Immunisation insights at Maternal, Newborn & Child Health Partners’ Forum

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Johannesburg forum brings together leading experts in maternal and child health

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Johannesburg, 1 July 2014 - The impact of immunisation on women’s and children’s health in the world’s poorest countries was brought to the fore by the GAVI Alliance’s new DCEO, Anuradha Gupta, at the Partners’ Forum 2014 in Johannesburg.

Mrs Gupta outlined the progress that developing countries have made in protecting their children against vaccine-preventable diseases with GAVI-supported vaccines, and pointed to the importance of improving coverage and equity to ensure children benefit from the power of immunisation no matter where they live.

Accelerating progress together

The Partners’ Forum, organised by the Partnership for Maternal, Newborn & Child Health, opened with a speech by Graça Machel, wife of the late Nelson Mandela. Mrs Machel thanked delegates for their support following her husband’s death last year, and challenged them to accelerate progress on improving maternal and child health.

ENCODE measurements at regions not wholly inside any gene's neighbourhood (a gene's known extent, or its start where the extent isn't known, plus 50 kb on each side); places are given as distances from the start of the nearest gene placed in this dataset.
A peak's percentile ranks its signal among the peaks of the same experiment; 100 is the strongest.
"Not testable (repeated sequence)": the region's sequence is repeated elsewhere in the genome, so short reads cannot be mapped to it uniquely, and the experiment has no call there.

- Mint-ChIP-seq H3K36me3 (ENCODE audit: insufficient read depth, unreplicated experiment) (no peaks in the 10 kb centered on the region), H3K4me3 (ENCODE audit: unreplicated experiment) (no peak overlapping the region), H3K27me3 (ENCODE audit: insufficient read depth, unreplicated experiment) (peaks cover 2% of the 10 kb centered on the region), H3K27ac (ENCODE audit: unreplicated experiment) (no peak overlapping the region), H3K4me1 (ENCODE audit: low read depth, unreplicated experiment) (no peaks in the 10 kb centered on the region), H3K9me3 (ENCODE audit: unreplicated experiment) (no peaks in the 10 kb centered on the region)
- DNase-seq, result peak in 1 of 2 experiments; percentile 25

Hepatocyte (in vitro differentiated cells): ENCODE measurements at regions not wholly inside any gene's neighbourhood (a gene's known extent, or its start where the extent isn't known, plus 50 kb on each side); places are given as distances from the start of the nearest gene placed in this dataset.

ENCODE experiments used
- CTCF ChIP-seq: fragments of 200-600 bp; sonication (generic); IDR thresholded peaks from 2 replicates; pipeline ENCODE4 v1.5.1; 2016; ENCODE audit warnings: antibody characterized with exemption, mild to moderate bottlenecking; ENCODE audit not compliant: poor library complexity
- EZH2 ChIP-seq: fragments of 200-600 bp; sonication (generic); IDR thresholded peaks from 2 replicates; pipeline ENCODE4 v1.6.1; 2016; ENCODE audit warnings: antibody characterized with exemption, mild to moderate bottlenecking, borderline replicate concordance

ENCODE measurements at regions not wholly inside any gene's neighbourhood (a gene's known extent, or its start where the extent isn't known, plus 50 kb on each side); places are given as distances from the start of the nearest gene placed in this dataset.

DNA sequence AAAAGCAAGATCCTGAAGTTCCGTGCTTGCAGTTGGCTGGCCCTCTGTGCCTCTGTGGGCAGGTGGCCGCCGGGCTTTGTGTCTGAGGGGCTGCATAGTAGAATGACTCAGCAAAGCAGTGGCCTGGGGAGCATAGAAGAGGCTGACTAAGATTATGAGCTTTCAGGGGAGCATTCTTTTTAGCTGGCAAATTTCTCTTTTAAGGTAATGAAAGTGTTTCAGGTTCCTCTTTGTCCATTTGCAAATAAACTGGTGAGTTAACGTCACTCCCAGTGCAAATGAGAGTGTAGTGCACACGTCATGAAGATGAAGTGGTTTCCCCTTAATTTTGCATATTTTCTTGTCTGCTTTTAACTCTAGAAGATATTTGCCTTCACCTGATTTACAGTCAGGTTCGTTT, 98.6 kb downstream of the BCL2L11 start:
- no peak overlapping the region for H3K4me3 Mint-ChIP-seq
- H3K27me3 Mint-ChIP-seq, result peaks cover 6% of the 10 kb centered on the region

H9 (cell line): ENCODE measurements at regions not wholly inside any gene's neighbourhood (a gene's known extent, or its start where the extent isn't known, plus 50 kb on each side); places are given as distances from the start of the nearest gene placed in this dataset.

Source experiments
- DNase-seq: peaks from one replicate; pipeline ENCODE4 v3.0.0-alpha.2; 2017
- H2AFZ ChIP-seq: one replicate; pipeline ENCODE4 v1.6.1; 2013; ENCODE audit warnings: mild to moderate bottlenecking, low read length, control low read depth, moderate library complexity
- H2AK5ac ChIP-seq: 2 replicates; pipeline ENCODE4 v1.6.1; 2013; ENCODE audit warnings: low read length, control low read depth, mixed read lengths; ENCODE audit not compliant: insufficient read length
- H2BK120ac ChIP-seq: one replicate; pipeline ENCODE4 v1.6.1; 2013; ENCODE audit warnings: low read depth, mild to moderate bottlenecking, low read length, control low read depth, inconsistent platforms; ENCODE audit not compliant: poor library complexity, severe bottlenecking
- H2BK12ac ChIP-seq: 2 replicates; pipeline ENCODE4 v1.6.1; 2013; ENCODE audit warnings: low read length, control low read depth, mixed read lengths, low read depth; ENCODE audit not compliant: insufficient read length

Partners and countries discussed the vital role of vaccine programmes in improving maternal and child health, and achieving beyond the Millennium Development Goals (MDGs) during the session, Delivering Immunization Together: Hitting the MDGs and Health Goals Beyond 2015. Hosted by GAVI, USAID, WHO, UNICEF, the session was co-chaired by Dr Jean-Marie Okwo Bele, Director of the Department of Immunization, Vaccines and Biologicals of the WHO, and Katie Taylor, Deputy Assistant Administrator, USAID.

Hon. M. Ousmane Kone, Minister of Health of Mali, said immunisation is a priority for his country, and that strong political will and leadership had led to significant growth in the investment of domestic resources into immunisation. Zambian Minister of Community Development, Mother & Child Health Mrs. Emerine Kabanshi spoke of the successful integration of the delivery of Vit A supplementation, de-worming and bed nets into immunisation services. She added that integration had increased service demand as mothers saved time by getting more than one service at each visit.

Mickey Chopra, UNICEF Chief of Health, showcased research into bottlenecks that hinder countries’ progress on reaching immunisation to all children, no matter where they live. He highlighted state and district level data collection in India that has led to a clearer understanding of barriers to immunisation.

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